I recently caught up and spoke with Jason Asberry, guitarist and lead vocals for Stormruler, the black metal fantasy-themed act that’s been receiving much-deserved praise for their recent single releases, and now full album. The album, “”Under The Burning Eclipse,” was recently released on Napalm records and is available at the following link. Jason and I spoke about how the project came to be, what the inspiration for their songs were, and what we can expect for them in the future.
Thanks for speaking with me, how are you guys doing, and congratulations on a great release day.
Thanks! We’re gearing up for the stream here in about, I guess, 30, 40 minutes.
How have you felt about the feedback you’ve been receiving today? You’ve been getting nothing but positive responses since post your first tracks.
It’s been great. I mean, we’ve been getting a ton of new followers. Everybody’s been giving sending us their order pics from their shirts and all their pre-orders and we’ve been getting a lot of love off all the socials.
A lot of fresh follows.
How did this project first come to be? Can you give us a little bit of a backstory?
Jesse and I have known each other for quite a long time, but, we never really played music together. And then we both became hired guns in a buddy of ours local black metal band. We started jamming together there and we’re like, well, you know, we’ve known each other for a while, let’s go write our own records. So back in 2019, we just sat around for two months over his house and thrown around a bunch of riffs and everything, and decided we wanted to put them all together.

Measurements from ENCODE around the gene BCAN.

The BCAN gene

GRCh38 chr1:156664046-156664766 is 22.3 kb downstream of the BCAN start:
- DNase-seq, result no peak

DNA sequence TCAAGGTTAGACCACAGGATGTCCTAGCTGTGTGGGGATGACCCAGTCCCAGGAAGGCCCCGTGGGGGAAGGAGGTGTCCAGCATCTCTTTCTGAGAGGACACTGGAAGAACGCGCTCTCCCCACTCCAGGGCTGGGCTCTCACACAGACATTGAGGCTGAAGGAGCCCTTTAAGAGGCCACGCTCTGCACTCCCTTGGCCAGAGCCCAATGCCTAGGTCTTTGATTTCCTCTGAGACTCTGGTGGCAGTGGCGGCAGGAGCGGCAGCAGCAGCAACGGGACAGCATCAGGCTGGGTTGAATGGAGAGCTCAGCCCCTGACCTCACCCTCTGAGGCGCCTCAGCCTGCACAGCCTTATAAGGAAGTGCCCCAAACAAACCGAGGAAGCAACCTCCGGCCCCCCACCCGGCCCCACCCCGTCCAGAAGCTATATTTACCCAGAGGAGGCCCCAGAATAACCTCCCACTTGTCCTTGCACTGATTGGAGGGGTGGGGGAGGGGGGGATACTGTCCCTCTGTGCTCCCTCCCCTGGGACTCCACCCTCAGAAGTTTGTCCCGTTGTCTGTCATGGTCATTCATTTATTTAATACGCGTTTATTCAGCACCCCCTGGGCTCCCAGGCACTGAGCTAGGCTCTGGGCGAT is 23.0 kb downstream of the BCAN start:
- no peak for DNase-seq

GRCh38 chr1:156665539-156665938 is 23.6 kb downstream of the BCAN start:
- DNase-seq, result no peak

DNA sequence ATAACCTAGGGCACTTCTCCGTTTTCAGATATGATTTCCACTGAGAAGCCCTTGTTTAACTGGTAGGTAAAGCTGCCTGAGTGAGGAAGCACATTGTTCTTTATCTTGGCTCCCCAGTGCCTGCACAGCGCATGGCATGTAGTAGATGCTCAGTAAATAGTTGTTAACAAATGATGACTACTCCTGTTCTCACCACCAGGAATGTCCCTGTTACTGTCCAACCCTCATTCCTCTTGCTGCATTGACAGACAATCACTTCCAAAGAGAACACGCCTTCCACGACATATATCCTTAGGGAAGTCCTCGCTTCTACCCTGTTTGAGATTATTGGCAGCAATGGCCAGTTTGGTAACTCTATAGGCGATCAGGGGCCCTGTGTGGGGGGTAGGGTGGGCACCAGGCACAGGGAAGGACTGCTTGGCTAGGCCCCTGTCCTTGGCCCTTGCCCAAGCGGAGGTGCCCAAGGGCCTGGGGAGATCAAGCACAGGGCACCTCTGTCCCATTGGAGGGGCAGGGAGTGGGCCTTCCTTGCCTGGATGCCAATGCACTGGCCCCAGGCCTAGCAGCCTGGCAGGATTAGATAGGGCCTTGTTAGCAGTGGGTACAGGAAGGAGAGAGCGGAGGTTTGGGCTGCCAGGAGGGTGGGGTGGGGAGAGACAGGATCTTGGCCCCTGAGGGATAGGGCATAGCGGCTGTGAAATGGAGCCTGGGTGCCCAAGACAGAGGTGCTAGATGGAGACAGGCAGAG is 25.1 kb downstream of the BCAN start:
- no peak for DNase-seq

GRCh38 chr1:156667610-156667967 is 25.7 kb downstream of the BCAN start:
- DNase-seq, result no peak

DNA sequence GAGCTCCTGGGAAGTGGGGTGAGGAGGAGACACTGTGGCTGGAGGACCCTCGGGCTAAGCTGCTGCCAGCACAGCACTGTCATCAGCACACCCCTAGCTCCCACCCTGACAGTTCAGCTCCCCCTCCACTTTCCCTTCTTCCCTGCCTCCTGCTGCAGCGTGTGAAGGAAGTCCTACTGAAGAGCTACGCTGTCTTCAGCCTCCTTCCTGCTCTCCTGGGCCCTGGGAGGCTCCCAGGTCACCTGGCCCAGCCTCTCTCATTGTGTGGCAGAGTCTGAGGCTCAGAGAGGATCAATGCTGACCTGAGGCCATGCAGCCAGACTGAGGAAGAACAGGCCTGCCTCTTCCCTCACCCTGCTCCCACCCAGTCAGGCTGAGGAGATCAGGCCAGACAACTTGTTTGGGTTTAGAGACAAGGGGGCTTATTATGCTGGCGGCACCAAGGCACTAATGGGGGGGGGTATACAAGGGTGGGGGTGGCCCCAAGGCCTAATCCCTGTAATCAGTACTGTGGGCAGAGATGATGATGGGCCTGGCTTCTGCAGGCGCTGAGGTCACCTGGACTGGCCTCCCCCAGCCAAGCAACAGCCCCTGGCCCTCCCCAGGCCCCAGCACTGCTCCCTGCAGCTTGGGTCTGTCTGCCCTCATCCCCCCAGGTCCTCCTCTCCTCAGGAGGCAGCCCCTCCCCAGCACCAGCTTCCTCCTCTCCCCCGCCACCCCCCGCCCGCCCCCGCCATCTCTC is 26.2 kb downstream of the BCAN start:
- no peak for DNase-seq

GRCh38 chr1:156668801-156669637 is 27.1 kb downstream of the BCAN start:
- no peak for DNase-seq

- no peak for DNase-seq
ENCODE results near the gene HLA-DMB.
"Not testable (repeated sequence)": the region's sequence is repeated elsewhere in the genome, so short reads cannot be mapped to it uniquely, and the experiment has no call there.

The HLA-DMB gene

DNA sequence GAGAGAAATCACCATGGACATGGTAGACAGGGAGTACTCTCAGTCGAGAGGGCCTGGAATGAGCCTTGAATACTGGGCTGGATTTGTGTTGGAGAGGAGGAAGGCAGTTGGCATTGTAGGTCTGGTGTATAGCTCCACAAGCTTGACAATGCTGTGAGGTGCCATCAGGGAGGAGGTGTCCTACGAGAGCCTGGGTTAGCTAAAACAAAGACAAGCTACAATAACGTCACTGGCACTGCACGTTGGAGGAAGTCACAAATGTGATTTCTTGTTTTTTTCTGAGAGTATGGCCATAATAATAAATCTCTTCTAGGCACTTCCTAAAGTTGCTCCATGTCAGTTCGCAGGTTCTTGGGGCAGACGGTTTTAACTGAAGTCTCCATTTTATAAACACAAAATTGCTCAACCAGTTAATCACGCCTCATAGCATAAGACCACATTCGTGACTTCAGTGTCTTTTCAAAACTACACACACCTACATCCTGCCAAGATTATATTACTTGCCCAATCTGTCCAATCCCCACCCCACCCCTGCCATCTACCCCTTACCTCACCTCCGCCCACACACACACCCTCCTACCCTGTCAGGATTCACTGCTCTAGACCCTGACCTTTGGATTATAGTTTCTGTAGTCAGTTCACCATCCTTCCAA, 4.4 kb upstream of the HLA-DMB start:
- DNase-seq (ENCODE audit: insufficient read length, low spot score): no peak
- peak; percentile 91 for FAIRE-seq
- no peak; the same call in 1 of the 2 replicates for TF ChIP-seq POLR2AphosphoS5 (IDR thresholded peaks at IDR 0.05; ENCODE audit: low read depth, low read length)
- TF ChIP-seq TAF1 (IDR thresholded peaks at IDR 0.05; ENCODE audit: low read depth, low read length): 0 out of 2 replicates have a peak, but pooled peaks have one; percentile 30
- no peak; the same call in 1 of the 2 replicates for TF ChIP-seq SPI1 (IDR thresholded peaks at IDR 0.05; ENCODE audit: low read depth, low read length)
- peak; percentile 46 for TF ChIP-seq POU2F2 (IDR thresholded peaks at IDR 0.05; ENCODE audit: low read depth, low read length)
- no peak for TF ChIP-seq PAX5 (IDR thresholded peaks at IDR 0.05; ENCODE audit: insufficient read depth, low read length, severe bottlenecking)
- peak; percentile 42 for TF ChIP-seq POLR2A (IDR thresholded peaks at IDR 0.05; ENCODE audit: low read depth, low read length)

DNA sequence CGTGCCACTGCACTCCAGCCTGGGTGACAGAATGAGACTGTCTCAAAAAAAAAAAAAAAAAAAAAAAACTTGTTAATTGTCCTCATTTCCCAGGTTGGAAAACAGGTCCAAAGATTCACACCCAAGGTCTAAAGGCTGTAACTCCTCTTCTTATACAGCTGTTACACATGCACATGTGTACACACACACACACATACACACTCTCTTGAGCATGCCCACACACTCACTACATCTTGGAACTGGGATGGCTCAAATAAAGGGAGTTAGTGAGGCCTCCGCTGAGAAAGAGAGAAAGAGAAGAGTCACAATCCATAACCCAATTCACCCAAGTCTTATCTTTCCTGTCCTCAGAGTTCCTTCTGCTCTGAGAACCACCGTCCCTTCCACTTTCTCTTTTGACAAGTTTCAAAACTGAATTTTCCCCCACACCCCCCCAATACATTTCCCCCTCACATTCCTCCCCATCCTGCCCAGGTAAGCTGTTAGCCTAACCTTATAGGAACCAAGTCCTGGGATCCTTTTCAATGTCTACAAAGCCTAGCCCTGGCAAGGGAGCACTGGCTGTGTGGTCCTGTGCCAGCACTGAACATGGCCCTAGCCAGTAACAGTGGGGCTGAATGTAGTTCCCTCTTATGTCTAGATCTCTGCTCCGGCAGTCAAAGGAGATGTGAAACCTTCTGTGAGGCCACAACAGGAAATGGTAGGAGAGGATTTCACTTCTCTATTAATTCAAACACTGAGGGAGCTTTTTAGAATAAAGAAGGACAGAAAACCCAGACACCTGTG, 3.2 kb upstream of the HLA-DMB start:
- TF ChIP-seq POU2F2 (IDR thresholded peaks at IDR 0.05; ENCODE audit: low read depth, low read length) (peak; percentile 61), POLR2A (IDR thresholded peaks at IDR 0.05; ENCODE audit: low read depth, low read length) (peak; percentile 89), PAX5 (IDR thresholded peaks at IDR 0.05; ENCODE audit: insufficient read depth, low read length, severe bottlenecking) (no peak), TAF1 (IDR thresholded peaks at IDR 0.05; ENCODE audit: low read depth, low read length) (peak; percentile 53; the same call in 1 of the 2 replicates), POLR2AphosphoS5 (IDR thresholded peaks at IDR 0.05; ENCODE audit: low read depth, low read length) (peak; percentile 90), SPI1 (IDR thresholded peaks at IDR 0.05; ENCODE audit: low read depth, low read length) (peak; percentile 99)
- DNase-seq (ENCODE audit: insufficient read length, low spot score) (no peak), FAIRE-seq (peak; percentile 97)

It took about a year just to slowly get everything recorded. And there wasn’t any real rush. Then we didn’t even have a name until probably a few months before we decided we wanted to release it. I didn’t even make the socials until two months before the record actually came out initially.
I think we made our socials in September, started promoting a little bit in October and then a black metal promotion decided to launch it on December 1st and a few days later, Napalm was in our inbox expressing interest.